Operations Plan Examples: What You Need To Know

When creating a business plan, it’s important to understand the key types of plans to determine which will most benefit your specific business needs. Some plan types include operations plans, strategic plans, and tactical plans, each of which has a different focus and purpose. All three can fit together as part of the overall management planning process, although your business may need only one or two different plans. Here’s operational planning information and strategies to help you create them.

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What Is Operational Planning?

Operational planning involves defining and outlining the actions individuals will take to support the plans and objectives of the executive management team. An operations plan is extremely detailed, describing the who, what, where, and when involved in managing the day-to-day tasks and low-level activities of the business. This type of plan supports the tactical plan, which is more of a mid-level plan.

What are the criteria of an operations plan?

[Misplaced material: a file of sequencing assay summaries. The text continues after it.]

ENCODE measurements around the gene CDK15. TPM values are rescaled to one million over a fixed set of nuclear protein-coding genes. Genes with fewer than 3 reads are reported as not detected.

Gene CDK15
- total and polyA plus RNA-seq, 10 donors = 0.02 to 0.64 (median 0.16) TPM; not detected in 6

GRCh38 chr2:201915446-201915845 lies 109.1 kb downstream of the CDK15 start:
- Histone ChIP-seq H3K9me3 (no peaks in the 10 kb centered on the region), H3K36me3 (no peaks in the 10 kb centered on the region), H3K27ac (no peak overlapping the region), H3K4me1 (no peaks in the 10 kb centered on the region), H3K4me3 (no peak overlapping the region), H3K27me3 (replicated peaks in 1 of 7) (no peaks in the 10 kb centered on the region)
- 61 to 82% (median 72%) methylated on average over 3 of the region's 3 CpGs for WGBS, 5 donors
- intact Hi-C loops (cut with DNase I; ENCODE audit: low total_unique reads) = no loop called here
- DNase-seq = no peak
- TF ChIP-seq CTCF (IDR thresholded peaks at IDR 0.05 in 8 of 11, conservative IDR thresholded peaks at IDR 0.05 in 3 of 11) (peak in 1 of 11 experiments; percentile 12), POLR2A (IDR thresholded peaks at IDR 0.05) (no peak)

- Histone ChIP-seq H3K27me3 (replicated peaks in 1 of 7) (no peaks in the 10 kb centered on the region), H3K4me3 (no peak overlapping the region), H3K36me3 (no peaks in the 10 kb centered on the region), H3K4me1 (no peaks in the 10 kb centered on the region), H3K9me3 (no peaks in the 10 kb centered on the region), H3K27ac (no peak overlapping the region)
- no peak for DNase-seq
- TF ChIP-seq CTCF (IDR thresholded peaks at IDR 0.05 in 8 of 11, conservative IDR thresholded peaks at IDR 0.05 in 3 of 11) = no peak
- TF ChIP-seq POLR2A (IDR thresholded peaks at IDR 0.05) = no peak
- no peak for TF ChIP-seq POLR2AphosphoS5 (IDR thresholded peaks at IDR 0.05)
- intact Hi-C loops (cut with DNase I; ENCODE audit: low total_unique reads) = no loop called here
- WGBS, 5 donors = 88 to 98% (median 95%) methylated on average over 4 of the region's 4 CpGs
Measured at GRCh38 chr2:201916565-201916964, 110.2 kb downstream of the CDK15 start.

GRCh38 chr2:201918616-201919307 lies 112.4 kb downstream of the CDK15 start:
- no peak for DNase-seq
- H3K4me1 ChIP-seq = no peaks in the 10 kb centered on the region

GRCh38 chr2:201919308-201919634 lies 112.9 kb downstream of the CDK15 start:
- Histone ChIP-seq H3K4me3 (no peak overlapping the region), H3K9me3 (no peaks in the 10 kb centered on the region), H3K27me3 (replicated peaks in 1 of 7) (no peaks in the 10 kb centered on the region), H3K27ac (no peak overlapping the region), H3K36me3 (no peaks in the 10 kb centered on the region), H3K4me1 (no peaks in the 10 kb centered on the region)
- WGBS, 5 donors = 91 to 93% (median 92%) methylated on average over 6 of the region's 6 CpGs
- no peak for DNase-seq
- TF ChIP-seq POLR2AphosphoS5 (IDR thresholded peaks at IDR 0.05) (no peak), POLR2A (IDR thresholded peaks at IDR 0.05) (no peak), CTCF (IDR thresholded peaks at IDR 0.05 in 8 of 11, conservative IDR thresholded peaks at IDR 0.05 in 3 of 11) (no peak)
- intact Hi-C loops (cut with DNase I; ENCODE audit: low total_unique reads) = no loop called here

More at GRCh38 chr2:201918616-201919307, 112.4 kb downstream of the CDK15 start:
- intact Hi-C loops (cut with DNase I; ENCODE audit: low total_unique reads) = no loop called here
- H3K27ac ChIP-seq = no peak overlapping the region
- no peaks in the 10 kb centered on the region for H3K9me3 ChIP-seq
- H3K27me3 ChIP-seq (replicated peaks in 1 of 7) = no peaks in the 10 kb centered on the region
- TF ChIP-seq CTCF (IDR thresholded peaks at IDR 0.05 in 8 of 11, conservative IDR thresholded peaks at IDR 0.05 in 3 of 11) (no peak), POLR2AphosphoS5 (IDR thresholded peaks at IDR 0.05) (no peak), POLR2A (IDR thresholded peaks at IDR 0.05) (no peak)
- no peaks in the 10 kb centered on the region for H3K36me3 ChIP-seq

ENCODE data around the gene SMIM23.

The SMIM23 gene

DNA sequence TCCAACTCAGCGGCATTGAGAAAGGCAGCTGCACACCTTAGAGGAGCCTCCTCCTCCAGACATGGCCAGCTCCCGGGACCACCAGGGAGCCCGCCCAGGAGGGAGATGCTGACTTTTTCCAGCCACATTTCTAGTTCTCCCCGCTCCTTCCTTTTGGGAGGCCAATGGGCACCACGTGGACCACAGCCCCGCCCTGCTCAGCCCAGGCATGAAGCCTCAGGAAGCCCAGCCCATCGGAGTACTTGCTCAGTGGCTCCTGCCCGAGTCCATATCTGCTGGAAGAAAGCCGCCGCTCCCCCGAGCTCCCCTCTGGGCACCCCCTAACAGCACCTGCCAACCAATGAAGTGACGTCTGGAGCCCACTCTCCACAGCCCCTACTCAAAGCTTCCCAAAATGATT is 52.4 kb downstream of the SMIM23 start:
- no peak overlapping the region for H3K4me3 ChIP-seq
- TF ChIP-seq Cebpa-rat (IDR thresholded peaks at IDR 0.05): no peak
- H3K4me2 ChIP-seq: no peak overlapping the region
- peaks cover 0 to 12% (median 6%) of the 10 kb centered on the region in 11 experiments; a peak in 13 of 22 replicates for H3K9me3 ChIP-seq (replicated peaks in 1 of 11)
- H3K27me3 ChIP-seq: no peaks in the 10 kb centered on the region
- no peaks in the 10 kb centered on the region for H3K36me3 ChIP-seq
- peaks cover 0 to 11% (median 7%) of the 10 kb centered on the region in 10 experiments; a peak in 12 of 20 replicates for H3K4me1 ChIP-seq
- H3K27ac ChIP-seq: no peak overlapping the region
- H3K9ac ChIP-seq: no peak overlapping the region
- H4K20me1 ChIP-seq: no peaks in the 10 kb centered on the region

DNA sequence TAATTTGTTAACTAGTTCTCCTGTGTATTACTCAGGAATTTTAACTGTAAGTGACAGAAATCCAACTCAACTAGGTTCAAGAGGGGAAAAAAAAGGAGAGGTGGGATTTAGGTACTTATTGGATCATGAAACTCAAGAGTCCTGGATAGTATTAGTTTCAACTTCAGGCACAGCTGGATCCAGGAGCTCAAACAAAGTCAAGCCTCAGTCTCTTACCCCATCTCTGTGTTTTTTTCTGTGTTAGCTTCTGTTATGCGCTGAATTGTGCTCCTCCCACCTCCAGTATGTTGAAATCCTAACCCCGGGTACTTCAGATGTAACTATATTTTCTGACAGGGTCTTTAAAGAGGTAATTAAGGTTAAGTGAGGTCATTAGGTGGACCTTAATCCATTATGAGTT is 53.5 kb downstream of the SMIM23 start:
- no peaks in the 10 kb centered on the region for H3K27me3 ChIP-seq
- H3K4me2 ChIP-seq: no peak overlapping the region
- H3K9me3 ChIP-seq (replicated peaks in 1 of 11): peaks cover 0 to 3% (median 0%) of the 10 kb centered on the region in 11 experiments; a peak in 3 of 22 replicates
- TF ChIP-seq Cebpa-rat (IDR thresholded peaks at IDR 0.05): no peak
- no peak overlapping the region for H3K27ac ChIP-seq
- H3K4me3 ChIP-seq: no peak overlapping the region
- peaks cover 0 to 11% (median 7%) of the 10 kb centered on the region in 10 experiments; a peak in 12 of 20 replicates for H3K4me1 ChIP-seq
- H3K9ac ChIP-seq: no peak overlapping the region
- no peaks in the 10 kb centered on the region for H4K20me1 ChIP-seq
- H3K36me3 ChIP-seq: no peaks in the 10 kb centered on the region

To qualify as an operations plan, the plan itself needs to meet certain criteria. We’ve listed important criteria  below:

  • The plan needs to exist together with tactical and strategic plans. An operational plan supports these other two plans and provides more detail about how a business and its team members will achieve the goals outlined in the high-level plans.
  • Providing the details included in an operational plan will give members of supporting management a clearer sense of their tasks. When executive management members create the tactical and strategic plans, they need to ensure that supporting management team members have a firm grasp on what they need to do to support achieving the goals outlined.
  • An operations plan should only apply to a specific area or department of an organization. If the plan is too broad, it typically cannot get into the level of detail needed to emphasize how certain activities and processes will be completed. For example, if a manufacturing company created an operational plan, it might outline a strategy for each of the products it manufactures or for each of the plants it operates.

Operations plans subdivisions

Operations plans can be further segmented into two categories:

  • A single-use plan, which is created to address a specific issue or period. An example of a single-use plan is one that outlines the process of cutting expenditures during the following year.
  • An ongoing plan, which can be altered as needed and will carry forward into future time periods. An example of an ongoing plan is one that outlines the process of bringing on new staff members as positions are created or vacated.